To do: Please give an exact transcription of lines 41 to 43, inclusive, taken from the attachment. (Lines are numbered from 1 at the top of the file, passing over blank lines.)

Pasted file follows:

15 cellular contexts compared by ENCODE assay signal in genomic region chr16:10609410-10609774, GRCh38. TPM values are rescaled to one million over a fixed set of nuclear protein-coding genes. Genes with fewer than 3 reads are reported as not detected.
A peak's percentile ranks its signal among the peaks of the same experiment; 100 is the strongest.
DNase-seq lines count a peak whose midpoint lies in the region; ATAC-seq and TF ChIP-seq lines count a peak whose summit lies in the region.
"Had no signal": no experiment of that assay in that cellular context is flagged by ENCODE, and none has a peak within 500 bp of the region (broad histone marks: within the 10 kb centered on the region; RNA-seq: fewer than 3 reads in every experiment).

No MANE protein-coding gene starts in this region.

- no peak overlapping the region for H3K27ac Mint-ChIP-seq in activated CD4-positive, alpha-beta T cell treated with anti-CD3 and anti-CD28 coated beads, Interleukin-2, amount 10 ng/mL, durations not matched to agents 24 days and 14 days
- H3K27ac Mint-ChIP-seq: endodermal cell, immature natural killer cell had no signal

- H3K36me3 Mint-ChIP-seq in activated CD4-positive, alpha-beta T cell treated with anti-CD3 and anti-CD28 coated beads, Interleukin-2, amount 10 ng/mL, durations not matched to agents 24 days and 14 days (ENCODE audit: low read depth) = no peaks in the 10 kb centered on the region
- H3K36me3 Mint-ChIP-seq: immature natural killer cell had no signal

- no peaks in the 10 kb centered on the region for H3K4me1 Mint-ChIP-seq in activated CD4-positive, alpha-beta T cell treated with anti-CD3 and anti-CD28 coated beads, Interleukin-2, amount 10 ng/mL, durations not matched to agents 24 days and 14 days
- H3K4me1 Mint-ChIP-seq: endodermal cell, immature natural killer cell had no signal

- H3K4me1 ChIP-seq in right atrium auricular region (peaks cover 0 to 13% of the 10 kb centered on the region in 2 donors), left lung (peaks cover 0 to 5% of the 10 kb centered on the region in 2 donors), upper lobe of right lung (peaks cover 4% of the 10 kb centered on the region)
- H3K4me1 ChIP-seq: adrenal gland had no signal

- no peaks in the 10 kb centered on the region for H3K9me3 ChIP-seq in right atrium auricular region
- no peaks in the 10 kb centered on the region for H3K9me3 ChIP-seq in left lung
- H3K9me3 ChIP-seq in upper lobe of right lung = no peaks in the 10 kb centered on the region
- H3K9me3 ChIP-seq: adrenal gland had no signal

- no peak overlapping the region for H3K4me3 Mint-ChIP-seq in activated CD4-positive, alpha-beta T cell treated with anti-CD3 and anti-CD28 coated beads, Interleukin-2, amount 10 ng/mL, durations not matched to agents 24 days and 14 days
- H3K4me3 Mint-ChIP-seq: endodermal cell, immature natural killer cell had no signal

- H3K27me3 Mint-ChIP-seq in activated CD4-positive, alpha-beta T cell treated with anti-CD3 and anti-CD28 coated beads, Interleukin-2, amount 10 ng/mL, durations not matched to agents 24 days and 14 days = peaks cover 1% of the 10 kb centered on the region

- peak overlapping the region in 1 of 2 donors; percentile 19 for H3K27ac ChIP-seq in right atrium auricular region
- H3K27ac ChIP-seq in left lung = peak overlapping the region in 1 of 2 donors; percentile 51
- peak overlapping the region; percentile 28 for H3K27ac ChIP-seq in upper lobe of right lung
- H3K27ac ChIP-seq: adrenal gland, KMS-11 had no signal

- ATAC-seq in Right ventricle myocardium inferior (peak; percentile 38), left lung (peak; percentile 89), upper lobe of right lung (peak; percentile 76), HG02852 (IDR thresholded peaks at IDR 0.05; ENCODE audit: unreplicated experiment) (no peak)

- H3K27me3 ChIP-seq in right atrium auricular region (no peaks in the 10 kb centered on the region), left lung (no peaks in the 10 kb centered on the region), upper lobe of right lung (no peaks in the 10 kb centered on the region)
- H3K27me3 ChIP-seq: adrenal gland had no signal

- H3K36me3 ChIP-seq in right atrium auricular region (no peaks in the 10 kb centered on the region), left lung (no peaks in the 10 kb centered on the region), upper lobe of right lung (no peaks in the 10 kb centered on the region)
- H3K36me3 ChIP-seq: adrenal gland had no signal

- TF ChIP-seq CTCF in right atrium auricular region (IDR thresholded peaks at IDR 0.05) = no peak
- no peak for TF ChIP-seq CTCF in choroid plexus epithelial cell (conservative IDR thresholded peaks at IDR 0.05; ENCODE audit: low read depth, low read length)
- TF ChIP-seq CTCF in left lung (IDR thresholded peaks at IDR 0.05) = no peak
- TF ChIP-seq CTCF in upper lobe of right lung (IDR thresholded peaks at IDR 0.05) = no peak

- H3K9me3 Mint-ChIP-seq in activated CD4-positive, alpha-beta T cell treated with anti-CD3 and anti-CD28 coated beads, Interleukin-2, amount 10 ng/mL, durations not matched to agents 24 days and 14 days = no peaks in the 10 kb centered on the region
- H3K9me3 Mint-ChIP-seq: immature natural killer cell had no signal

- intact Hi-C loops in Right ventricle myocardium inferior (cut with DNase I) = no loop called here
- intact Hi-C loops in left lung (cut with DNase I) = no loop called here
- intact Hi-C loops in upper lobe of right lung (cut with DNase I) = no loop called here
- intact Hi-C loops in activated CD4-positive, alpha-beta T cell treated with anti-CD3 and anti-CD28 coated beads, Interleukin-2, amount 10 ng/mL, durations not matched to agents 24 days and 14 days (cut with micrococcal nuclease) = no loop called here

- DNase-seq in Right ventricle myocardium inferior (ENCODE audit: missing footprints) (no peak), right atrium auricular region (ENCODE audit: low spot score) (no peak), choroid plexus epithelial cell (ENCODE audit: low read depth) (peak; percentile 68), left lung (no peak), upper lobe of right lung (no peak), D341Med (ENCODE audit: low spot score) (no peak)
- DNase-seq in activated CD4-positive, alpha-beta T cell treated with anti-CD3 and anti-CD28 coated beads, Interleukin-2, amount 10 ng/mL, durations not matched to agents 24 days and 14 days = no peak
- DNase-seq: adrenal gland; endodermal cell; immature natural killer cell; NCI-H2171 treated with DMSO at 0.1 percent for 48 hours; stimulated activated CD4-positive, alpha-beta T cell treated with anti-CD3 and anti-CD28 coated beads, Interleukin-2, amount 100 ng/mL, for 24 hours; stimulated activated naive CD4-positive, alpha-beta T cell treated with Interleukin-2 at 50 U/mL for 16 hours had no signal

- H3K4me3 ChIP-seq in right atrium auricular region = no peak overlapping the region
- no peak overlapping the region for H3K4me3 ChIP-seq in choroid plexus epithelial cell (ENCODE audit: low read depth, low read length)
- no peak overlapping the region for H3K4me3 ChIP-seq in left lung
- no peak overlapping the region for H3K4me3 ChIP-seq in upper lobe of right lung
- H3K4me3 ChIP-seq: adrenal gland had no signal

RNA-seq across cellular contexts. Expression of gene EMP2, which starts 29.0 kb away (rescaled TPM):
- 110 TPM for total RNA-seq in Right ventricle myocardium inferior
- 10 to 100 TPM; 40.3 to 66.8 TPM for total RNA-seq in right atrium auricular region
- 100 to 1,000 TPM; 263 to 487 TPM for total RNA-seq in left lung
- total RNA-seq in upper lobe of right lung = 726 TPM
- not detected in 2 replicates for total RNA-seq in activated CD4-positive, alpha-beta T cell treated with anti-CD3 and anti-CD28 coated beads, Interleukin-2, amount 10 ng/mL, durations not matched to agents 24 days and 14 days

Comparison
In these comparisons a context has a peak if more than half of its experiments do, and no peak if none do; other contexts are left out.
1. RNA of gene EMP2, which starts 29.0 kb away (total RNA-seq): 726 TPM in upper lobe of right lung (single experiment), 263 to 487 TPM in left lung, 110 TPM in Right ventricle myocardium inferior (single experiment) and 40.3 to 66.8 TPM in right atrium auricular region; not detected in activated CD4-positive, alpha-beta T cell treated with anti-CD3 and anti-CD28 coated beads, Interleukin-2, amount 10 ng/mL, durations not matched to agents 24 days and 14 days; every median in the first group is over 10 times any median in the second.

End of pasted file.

- DNase-seq in activated CD4-positive, alpha-beta T cell treated with anti-CD3 and anti-CD28 coated beads, Interleukin-2, amount 10 ng/mL, durations not matched to agents 24 days and 14 days = no peak
- DNase-seq: adrenal gland; endodermal cell; immature natural killer cell; NCI-H2171 treated with DMSO at 0.1 percent for 48 hours; stimulated activated CD4-positive, alpha-beta T cell treated with anti-CD3 and anti-CD28 coated beads, Interleukin-2, amount 100 ng/mL, for 24 hours; stimulated activated naive CD4-positive, alpha-beta T cell treated with Interleukin-2 at 50 U/mL for 16 hours had no signal

- H3K4me3 ChIP-seq in right atrium auricular region = no peak overlapping the region